A local attorney and father, Marc Garlett is on a 
mission to help parents protect what they love most. His 
office is located at 55 Auburn Avenue, Sierra Madre, 
CA 91024. Schedule an appointment to sit down and 
talk about ensuring a legacy of love and financial 
security for your family by calling 626.355.4000 or visit for more information.

All Things By Jeff Brown


Homicides and suicides involving guns have been 
increasing, according to new data from the US 
Centers for Disease Control and Prevention, after 
years of declines in gun deaths.During 2015-16, 
27,394 people were killed by someone with a gun 
in the United States, and 44,955 used a gun to 
kill themselves, according to a report published 
Thursday in the agency’s Morbidity and Mortality 
Weekly Report.Suicide is the 10th-leading cause of 
death for everyone over 10, with guns used in half 
of all those deaths. It’s the second-leading cause 
of death for young people ages 10 to 19, with guns 
used in 42% of those cases.Nationally, researchers 
estimate that 4.4 per 100,000 people were killed by 
someone using a gun in 2015-16. It’s a higher rate 
for the 50 largest metropolitan areas combined, 
with 4.9 people per 100,000 killed by a gun. This 
is an increase from 2012-13, when the national 
rate was 3.7 per 100,000 nationwide and 4.1 per 
100,000 for major metropolitan areas.Guns mean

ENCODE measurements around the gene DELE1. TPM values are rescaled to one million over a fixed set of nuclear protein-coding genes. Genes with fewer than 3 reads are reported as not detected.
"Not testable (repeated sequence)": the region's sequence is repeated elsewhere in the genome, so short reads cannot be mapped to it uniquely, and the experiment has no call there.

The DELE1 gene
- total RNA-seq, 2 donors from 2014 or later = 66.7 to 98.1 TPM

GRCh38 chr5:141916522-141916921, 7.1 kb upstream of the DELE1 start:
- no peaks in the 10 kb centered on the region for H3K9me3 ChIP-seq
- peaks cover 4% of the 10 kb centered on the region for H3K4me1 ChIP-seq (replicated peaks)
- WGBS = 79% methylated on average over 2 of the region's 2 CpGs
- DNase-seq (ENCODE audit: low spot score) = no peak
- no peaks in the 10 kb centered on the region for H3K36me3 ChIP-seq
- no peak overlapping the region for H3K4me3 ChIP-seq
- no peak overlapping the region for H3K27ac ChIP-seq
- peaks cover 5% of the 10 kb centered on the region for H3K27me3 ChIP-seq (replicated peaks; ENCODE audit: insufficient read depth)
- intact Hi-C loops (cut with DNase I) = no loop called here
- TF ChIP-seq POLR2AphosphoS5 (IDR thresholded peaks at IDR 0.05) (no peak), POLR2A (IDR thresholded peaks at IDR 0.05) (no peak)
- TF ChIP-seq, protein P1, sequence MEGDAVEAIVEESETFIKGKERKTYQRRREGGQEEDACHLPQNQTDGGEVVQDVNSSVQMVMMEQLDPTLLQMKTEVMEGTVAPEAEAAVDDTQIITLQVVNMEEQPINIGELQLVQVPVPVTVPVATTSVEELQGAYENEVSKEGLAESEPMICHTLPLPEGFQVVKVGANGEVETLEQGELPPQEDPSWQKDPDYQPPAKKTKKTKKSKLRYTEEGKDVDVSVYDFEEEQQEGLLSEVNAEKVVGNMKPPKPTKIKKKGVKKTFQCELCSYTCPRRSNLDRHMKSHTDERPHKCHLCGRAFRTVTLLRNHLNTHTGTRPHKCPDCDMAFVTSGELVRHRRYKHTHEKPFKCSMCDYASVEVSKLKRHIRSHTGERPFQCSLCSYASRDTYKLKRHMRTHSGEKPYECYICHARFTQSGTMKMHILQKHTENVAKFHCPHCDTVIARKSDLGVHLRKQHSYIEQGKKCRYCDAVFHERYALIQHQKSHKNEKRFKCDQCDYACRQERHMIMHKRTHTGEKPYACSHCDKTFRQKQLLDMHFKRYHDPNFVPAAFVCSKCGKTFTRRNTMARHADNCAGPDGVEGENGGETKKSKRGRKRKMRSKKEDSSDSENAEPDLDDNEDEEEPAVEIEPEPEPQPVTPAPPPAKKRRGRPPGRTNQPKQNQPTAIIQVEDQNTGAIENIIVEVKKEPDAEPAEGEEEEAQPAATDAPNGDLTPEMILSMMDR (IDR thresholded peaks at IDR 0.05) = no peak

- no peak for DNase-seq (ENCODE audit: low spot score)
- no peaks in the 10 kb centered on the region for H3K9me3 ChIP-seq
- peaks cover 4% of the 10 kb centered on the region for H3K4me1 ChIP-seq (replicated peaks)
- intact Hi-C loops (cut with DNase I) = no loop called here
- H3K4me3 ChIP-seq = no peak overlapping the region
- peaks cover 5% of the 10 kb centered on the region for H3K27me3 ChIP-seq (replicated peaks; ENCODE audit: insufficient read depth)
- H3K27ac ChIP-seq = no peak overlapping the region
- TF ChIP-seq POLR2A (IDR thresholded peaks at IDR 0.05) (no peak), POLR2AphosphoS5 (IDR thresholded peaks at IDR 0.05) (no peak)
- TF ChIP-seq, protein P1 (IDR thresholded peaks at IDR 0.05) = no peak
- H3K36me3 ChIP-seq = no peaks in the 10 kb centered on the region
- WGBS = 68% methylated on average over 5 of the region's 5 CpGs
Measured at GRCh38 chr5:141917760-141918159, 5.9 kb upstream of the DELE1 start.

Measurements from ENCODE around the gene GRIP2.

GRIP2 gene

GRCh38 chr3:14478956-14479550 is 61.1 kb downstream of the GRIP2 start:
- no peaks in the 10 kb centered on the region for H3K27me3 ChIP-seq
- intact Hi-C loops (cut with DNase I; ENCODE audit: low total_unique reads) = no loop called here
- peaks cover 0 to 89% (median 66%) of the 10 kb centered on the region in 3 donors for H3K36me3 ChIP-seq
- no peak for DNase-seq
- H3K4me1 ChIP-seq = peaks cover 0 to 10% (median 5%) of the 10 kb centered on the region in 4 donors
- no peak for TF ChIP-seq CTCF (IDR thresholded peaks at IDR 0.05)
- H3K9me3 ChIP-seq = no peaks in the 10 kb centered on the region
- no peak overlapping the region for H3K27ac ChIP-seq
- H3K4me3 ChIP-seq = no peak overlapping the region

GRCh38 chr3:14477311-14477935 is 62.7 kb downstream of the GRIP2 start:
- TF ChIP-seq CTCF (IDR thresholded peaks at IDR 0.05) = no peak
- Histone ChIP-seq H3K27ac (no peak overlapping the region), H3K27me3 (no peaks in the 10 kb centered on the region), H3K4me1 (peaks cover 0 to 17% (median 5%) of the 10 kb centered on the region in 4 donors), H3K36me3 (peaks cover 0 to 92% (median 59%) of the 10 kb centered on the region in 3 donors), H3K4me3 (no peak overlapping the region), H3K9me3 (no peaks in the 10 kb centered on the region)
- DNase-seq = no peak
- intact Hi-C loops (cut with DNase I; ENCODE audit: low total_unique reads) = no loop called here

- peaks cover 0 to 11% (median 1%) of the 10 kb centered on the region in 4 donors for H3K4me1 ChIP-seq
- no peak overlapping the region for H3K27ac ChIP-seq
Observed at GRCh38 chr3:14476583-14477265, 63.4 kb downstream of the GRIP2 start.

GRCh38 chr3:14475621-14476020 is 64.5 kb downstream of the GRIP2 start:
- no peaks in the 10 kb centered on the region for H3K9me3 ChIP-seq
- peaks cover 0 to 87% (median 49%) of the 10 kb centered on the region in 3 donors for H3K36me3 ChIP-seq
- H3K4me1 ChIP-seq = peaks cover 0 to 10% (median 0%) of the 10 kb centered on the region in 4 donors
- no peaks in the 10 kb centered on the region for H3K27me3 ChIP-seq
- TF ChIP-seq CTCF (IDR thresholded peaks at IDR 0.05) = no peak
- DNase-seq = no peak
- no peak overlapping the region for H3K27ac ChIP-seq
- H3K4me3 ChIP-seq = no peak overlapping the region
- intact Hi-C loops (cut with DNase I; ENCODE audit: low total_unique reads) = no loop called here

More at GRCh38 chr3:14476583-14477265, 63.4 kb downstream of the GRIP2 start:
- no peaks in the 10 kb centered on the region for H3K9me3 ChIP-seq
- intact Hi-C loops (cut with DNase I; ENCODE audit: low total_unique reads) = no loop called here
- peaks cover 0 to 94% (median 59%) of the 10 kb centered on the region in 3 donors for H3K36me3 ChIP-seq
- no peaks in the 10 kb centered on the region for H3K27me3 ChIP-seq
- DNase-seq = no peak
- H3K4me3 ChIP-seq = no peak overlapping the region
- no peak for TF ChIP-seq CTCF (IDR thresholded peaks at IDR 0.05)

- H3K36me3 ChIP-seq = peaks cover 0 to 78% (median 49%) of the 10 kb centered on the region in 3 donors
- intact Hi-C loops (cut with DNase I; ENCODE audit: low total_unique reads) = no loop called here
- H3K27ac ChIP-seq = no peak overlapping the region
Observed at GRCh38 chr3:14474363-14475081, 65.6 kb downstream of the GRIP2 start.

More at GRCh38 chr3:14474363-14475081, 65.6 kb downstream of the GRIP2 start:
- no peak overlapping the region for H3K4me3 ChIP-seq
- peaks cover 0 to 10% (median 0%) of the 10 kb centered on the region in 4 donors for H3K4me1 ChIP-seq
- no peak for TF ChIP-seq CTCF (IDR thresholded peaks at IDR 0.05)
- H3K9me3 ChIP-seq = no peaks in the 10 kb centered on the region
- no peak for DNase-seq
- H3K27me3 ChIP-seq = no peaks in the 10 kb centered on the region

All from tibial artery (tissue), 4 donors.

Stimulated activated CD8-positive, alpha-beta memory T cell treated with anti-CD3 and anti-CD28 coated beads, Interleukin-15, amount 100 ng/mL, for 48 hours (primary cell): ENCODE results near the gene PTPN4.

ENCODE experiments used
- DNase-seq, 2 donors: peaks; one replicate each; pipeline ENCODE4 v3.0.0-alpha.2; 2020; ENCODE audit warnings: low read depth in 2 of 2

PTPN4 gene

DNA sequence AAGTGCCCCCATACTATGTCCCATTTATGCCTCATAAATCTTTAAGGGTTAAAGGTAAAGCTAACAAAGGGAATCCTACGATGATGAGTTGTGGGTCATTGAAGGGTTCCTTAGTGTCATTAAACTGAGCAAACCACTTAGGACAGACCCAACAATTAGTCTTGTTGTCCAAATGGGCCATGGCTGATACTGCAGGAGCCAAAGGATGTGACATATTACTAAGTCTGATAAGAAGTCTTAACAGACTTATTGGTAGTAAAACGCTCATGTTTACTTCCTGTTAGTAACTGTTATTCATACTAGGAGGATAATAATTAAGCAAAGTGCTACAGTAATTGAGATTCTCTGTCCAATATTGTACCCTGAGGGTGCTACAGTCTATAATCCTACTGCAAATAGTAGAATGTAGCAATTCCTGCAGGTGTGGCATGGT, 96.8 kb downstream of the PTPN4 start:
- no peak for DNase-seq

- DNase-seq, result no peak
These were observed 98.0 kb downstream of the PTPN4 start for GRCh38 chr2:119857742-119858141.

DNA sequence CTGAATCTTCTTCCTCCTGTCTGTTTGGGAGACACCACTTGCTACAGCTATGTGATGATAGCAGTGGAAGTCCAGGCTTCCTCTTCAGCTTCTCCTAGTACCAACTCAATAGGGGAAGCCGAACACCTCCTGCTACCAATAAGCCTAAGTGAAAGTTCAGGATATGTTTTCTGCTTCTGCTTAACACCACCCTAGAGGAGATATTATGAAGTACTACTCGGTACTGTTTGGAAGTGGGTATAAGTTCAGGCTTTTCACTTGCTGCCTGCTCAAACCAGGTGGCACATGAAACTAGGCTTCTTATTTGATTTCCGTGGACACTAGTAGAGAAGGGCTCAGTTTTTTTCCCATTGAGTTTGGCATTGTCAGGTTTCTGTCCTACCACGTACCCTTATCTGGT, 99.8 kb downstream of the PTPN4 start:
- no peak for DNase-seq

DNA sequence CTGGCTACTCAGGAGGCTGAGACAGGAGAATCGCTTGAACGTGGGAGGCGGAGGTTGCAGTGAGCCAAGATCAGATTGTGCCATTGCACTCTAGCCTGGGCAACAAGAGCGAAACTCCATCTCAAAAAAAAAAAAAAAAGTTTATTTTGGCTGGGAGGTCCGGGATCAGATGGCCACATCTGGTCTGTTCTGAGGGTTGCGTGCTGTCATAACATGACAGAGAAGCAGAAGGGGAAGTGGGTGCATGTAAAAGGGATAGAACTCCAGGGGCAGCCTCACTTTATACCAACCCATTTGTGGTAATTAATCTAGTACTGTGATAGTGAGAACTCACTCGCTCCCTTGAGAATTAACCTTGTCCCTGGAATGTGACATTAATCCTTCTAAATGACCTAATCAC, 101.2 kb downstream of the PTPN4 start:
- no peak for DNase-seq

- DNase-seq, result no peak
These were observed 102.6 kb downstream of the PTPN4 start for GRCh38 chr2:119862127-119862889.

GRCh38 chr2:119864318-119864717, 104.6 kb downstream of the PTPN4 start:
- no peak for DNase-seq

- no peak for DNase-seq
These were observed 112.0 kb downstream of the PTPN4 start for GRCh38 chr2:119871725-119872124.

more deaths and more suicides.The US has the 
world’s highest rate of gun ownership by civilians, 
according to research, and the highest rate of gun-
related deaths among industrialized countries..
The NRA estimates that between 8.5 million and 
15 million assault rifles are in circulation based on 
manufacturer data, said Baker, the group’s public 
affairs director.




Yoga is about moving 
the body. Yoga is about 
breathing. However, 
yoga is bigger —it’s about 
healing and being YOU. 
Many people come to yoga 
for healing of some kind 
because it works well and 
positively affects overall 

 Part of what we learn in yoga is that nurturing this 
well-being also occurs off the mat and here’s where 
there’s a critical point. To access nurturance, to open up, 
to heal —physically, psychologically, or spiritually-- the 
environment in which you practice has got to feel safe. To 
find your way and to get relief from pain, there must be a 
sense of ease on some level. The great abundance gifts of 
yoga won’t unfold if you’re in an environment that feels 
too competitive or triggers your own fear. It’s not really 
a judgment on that environment, it’s more about you. 
Ultimately, it alters your own authenticity. 

 Consider what’s happening in your body when you 
feel nervous. It affects EVERYTHING --the sympathetic 
nervous response (fight or flight), disruption of Prana (life 
force energy) and a disruption in digestion. But during a 
state of calm, muscles often stretch more deeply and more